At the time I took this subject I worked for a large public health service in Australia – a large organization with over 14,000 employees and millions of episodes of care occurring inside large hospitals every year.

In this role I had the amazing opportunity to help people with communication and swallowing disorders, every single day. But after 10 years the job wasn’t making me happy anymore. Lots of what my professor was researching I had experienced myself – isolation, emotional depletion and compassion fatigue. It was like this professor was holding up a mirror to how I felt about my job and couching it within a proper research framework.

My professor’s research included suggestions for healthcare organizations on how to improve the wellbeing of workers like myself. Sensing I had an opportunity here to shine the torch on my own unhappy working existence and potentially help others in a similar situation, I wondered how a single person like myself could bring about any real change or cultural impact. I talked to my professor about my options.

He suggested coming to the hospital to give a guest lecture to get the issues out in the open. I was hesitant because I knew much of what he was going to say wasn’t what upper management wanted to hear. There was a tendency to deny and discredit burnout like a pile of discarded hospital scrubs. But we went ahead and did it anyway. My professor came to the hospital and gave a hard-hitting presentation about all the reasons why my working life sucked, and the research evidence behind it.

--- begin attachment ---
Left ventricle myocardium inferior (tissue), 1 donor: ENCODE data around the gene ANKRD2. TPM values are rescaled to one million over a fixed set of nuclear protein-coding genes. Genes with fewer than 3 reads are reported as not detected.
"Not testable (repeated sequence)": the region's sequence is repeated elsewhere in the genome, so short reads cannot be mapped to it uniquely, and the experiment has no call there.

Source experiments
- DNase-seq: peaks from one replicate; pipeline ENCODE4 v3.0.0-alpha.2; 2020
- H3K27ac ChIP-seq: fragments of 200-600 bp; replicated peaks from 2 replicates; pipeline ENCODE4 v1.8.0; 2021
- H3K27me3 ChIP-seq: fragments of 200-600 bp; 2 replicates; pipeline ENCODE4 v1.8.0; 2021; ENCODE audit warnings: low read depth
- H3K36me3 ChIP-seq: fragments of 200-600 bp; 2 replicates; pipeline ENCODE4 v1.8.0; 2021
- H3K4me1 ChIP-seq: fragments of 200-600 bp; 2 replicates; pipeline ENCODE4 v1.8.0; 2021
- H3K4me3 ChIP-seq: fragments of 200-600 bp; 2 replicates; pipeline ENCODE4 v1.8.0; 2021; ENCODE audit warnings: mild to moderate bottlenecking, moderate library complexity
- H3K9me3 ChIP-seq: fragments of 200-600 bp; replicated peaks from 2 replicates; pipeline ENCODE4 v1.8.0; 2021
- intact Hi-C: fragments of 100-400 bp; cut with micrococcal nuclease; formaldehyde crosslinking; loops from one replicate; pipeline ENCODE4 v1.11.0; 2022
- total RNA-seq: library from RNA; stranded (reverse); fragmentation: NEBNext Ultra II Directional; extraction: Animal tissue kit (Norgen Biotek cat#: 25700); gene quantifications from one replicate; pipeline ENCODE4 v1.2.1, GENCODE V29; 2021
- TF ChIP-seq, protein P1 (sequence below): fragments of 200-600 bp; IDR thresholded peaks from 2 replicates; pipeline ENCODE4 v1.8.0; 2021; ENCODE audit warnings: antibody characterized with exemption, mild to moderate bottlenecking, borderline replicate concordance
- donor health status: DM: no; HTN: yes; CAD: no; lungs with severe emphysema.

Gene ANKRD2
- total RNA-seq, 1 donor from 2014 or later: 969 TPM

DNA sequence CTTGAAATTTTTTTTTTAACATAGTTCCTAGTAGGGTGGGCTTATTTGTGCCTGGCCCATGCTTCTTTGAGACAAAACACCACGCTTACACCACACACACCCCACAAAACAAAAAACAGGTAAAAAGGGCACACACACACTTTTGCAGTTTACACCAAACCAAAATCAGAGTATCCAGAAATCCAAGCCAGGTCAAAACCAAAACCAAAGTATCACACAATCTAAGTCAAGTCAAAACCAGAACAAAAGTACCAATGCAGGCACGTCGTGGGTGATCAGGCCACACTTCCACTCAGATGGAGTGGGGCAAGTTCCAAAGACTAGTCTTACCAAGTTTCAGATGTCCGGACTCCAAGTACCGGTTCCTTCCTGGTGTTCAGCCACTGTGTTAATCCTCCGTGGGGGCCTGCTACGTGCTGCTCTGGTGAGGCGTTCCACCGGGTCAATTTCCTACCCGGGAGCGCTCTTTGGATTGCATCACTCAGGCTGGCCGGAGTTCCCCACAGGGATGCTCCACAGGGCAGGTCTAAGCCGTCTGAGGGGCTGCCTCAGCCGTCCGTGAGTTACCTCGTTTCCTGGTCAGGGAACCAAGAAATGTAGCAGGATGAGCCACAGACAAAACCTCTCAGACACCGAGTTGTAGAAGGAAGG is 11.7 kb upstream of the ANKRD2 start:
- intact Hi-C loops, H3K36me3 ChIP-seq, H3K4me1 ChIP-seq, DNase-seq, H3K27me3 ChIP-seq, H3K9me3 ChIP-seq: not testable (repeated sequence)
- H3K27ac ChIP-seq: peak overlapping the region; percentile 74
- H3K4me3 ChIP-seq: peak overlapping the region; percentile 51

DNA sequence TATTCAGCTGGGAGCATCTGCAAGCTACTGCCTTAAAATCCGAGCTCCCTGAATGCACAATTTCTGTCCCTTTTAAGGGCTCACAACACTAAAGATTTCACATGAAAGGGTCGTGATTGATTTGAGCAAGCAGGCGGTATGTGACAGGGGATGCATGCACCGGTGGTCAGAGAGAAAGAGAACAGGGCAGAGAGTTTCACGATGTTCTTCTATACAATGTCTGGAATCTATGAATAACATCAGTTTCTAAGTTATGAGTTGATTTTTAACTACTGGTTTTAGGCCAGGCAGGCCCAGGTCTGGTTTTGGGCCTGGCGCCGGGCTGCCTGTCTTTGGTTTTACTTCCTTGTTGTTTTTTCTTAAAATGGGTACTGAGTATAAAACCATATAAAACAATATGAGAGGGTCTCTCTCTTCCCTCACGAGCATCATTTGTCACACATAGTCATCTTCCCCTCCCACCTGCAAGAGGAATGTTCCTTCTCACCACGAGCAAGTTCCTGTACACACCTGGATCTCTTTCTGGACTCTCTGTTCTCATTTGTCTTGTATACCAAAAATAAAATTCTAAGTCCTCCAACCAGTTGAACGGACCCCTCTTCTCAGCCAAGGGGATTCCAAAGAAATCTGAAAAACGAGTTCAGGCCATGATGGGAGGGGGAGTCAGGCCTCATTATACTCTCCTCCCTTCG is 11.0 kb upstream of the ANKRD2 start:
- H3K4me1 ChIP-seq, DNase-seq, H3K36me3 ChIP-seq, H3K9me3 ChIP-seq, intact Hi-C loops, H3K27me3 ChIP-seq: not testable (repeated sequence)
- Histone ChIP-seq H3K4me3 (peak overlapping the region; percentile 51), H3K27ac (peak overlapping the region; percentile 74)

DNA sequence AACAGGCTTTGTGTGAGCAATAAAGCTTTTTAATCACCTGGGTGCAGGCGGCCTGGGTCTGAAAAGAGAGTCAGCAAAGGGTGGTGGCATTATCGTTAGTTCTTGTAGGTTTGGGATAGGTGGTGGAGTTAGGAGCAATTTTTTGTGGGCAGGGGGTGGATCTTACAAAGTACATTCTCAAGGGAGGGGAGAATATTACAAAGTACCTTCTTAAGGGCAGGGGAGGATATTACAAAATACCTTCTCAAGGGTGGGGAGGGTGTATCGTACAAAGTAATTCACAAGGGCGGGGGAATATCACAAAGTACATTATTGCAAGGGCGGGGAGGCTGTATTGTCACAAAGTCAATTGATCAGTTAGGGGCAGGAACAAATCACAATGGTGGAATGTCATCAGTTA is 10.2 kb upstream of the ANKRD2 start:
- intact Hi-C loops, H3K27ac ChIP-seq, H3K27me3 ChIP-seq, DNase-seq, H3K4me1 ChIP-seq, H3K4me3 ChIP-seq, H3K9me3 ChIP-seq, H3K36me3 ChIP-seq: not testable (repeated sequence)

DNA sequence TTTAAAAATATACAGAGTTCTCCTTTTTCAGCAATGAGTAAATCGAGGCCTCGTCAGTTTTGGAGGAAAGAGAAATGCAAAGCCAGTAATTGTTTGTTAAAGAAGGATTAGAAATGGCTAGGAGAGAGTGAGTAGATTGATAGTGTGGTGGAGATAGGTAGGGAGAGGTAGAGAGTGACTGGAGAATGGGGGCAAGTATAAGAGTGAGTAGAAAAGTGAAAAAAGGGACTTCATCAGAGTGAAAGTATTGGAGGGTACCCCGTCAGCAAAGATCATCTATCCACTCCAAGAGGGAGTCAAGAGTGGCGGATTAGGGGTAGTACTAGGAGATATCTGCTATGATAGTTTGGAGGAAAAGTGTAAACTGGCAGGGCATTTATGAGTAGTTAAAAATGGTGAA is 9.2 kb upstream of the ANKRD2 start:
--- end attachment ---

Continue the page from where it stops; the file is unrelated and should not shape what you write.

During the presentation I sat next to my boss’ boss – one of the most powerful people in the organization. I was nervous she’d interject, stand up and argue, or worse, get up and leave. Instead I watched her furiously scribbling down notes from the slides that described what organizations could do to better support people like myself.

In the months that followed my professor reached out for an update on the organization’s progress. I was happy to report that one of his key suggestions (implementing peer supervision sessions for allied health professionals) was in the early stages of pilot implementation.

This entire exercise taught me that it is possible for one person to bring about organizational change, even in a small way. It helps to collaborate, have an authoritative figure in your corner, solid data evidence and the courage to do so.


Why Are There No Women Influencers In EDM?

This post first appeared on Medium.

This week the music blog Your EDM released their list of 30 Under 30 in EDM. I certainly noticed — only two women made it onto the list (the two sisters, Jahan and Yasmine Yousaf, aka Krewella), and even then they occupied the same single spot.

I don’t want to debate who made the list and who didn’t but what annoyed me about Your EDM’s write up was the author’s obliviousness and lack of acknowledgement that very few women made the cut.